Alban Towers: Sinatra, Lindbergh and Seventy Different Floorplans

by UrbanTurf Staff

UrbanTurf is bringing back its popular apartment building profile series where we take a closer look at rental projects in the DC area. This week, we profile Alban Towers.

Alban Towers

For years, a couple that lived in close proximity to Alban Towers, the historic apartment complex that sits at the corner of Massachusetts and Wisconsin Avenue NW, would visit the building’s leasing office and inquire if their dream apartment was available to rent. They owned a house around the corner, but fell in love with an apartment at the 229-unit project after attending a party there and decided that they would one day sell their house and move into the apartment when it became available. It took three years of regular visits, but the three-bedroom apartment finally became available, they sold their house and moved in.

Lindbergh gargoyle.

Stories like this are illustrative of the rich history of Alban Towers. The six-story project was originally built as an apartment building in two phases in the late 1920s by the architect/developer team of Robert Scholz and David Baer. (If you take a close look at the details of the Gothic exterior you can see gargoyles that were carved to pay homage to legendary aviator Charles Lindbergh as well as a worker who died during the construction of the building.) In the decades after it was built, Alban Towers served as both an apartment complex and hotel suites, and frequent guests in the late 1950s and early 1960s included Frank Sinatra and Bette Davis as well as a variety of prominent Washington diplomats.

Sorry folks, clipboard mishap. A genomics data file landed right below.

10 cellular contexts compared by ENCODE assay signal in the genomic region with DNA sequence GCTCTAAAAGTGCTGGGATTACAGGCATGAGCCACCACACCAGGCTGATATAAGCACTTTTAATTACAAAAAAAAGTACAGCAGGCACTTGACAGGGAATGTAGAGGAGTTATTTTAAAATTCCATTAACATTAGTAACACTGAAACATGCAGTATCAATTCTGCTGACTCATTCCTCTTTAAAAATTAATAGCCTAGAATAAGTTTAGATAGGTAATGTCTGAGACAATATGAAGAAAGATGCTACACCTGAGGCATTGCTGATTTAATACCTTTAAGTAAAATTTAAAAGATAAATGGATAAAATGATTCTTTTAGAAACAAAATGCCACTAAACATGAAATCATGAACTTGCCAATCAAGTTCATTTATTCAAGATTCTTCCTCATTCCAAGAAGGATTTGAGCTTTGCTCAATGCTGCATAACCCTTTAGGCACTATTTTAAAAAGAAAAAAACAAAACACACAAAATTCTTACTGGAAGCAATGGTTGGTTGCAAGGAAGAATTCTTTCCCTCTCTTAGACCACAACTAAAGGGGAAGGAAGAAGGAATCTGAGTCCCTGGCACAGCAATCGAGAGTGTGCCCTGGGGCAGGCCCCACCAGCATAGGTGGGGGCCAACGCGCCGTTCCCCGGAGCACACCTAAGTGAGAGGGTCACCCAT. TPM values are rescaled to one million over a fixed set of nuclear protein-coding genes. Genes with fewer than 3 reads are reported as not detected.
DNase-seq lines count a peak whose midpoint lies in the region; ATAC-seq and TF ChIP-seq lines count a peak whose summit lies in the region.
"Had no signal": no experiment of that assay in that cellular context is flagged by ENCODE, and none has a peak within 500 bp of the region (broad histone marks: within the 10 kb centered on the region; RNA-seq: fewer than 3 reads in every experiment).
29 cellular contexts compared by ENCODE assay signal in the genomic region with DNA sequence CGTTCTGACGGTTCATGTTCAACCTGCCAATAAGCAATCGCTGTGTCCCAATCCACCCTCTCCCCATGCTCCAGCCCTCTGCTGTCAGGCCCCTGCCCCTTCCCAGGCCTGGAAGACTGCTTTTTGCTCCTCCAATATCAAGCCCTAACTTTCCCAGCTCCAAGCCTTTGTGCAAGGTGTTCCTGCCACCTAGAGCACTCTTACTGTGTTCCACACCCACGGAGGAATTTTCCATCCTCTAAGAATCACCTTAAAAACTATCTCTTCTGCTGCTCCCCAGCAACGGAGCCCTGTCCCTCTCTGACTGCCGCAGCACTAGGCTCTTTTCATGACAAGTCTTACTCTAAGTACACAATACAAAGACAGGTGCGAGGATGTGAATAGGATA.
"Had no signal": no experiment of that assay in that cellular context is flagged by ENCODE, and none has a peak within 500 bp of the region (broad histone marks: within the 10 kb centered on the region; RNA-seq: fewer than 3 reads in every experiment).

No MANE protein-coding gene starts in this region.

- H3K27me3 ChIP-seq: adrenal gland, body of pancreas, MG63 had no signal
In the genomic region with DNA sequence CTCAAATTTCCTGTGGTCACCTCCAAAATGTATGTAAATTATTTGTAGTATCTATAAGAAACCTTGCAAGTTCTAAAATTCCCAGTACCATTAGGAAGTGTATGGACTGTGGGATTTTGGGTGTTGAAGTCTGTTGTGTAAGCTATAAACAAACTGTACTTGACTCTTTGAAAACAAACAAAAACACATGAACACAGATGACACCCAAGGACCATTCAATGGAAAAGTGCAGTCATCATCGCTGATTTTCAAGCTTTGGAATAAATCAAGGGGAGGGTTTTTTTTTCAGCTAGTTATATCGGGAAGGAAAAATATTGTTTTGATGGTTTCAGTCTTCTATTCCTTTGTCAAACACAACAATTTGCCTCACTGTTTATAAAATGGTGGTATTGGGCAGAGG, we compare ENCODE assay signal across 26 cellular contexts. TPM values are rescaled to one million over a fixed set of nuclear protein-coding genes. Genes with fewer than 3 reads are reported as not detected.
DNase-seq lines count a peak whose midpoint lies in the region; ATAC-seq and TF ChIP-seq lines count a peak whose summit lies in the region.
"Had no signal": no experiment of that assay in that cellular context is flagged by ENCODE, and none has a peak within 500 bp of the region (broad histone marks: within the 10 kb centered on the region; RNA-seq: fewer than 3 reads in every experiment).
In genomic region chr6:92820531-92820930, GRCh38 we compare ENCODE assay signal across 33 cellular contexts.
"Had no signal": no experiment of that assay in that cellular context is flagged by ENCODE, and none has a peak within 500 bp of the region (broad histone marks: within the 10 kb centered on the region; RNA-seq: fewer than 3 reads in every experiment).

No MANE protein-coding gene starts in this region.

In 1973, Georgetown University bought the buildings and the apartments became home to lucky Hoya undergraduate and graduate students until the 1980s when Georgetown sold the building. For the next 15 years, Alban Towers changed ownership a number of times before Charles E. Smith Residential Realty (now Archstone) purchased the building in 1999, renovated and delivered it as apartments in 2000-2001.

Living room in Alban Towers unit.

Alban Towers offers studio, one, two and three-bedroom apartments in 70 different floorplans. A number of the units come with balconies and large windows and while many have new kitchens and bathrooms, the windows and crown molding in the apartments were restored to mimic the building’s original design.

The development has a slew of amenities ranging from a fitness center with a lap pool to a library and business center with Wi-Fi to underground parking for residents, but the rooftop deck is probably the most impressive. The deck has 360-degree views and on July 4th, the deck is such a popular place to watch the fireworks that the building staff is needed to make sure that the occupancy levels remain safe.

Roof Deck

The pricing of the units changes daily based on vacancy levels and other market factors, but currently one-bedroom apartments are starting at around $1,700 a month and two-bedrooms at around $2,900. No studios or three-bedrooms are currently available.

More details and photos below.

Alban Towers Lobby
Bedroom in Unit

This article originally published at http://dc.urbanturf.com/articles/blog/alban_towers_sinatra_lindbergh_and_seventy_different_floorplans/3149


  1. ben said at 1:01 pm on Tuesday March 15, 2011:

    I lived here for two years before getting married and loved it. Never knew about the history behind it, so thanks for sharing.

  1. LH said at 10:06 am on Monday August 8, 2011:

    Thanks for the information on the Alban Towers ~ my husband and I moved-in July 15, 2011 and we are enjoying living at the Alban Towers. The sunsets are beautiful to watch from the rooftop.

  1. bruce rothstein dds said at 1:09 pm on Saturday August 30, 2014:

    Would anyone know what Georgetown Univ. paid for Alban Towers when they purchased it back in 1973?

  1. Jcp said at 5:56 pm on Wednesday June 17, 2015:

    My father, W.B.Phillips,  owned several businesses in the Georgetown area during the 1930’s including three in the Alban Towers building, a pharmacy, a cocktail lounge and a cleaners and laundry operation. He sold the pharmacy to his brother, Charlie “Doc” Phillips, in the late 1930’s. I had heard stories that Alban Towers was built in anticipation of the large number of people that would be visiting the National Cathederal that was being constructed just across the street on Wisconsin Ave.  Would like to hear if anyone has any stories of that era.i

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